- Architects: Prime Architecture
- Location: South Korea
- Design Team: Jin Kim, Youngwoo Suh, B Kim, Thomas Tighe
- Area: 219.0 m2
- Project Year: 2016
- Photographs: Andy Hwang
- Engineer: Dongyang Consulting Engineers
From the architect. We were appointed to design a 4 bedroom house in Yong-in near Seoul. The client had previously lived in a nearby ‘high-rise’ development, and keen to live in a house that providing more space for his children.
Through our design we wanted to address the lack of interaction present between the family members. The dynamic of people spending more time isolated in their rooms watching TV or working say, was not specific to our Client’s family, but becoming more reflective of modern family living. This leads to a lack of communication and sharing within a family.
Our design intention was to create a house that provided the family with independent space, combined with a strong focus on shared areas. The circulation space would provide the basis of this concept as these areas are used by all members of the house to access the ‘independent rooms’.
The circulation space provided a traditional corridor but also became the living room, dining room, kitchen and study, with no walls or partitions dividing the areas. In between these areas, we positioned the ‘independent boxes’ which provided the 4 bedrooms. In order to access these rooms a user first has to pass through the open plan circulation and living areas.
In placing importance on having large circulation a living areas, and the number of required bedrooms, it provided a challenge to achieve this given the site constraints we had with regard to the volume of the building.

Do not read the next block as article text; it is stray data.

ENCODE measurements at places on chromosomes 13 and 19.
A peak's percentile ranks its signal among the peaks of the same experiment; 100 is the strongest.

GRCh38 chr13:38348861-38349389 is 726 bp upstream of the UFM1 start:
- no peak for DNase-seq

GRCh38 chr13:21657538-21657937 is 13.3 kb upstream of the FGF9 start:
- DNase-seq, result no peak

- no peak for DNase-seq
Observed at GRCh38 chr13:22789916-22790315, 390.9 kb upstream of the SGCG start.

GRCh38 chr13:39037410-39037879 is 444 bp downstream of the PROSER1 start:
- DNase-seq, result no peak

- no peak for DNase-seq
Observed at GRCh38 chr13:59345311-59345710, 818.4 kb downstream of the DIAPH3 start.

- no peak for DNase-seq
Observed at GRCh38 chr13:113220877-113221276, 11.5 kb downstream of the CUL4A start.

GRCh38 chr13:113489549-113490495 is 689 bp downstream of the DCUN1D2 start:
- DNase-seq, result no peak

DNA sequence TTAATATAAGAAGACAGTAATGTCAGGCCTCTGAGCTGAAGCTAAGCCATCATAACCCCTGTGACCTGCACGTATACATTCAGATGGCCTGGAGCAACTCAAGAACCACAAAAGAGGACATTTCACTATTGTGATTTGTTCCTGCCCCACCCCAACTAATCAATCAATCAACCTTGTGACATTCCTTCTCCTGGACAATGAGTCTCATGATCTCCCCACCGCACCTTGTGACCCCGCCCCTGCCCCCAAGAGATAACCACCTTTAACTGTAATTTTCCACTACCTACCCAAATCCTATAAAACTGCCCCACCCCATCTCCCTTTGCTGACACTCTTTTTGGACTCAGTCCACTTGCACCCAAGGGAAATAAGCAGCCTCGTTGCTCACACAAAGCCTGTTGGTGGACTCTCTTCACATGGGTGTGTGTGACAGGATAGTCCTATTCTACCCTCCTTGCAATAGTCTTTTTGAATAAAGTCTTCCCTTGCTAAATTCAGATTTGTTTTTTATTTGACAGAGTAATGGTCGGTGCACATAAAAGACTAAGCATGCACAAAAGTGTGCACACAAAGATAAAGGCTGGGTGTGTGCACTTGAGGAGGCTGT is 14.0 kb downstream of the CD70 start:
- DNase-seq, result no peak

To overcome this challenge, we created a number of ‘layers’ of differing floor levels throughout the house. The ‘independent rooms’ in effect became stacked boxes around the circulation area and in the main, all accessed by a serious of steps. In total there are 8 different floor levels throughout the building, which gave name to the project as the ‘Layer House’. This layered approach provided a unique internal layout which further helped identify the open plan living areas from the private independent rooms, all linked together by the continuous circulation area which formed the core of the house.
Externally black clay bricks, which are more widely used in Korean houses, are used on the elevations where the circulation and living areas are internally. Patterned stacked bricks were used on the main font façade to bring in natural light to the main living room combined with floor to ceiling glass leading to the internal courtyard. Elsewhere a white stucco finish was applied on the elevations where the private independent rooms are positioned, with small square windows providing light to these rooms.
Upper floors consists of secondary living room, family bedrooms, family library and family music room to be completely family oriented space, while the ground floor is left more inviting to surrounding. This created the hierarchy of interaction where ground floor is trying to interact family with surrounding and upper floors between the family members.
from ArchDaily http://ift.tt/2vYVQQx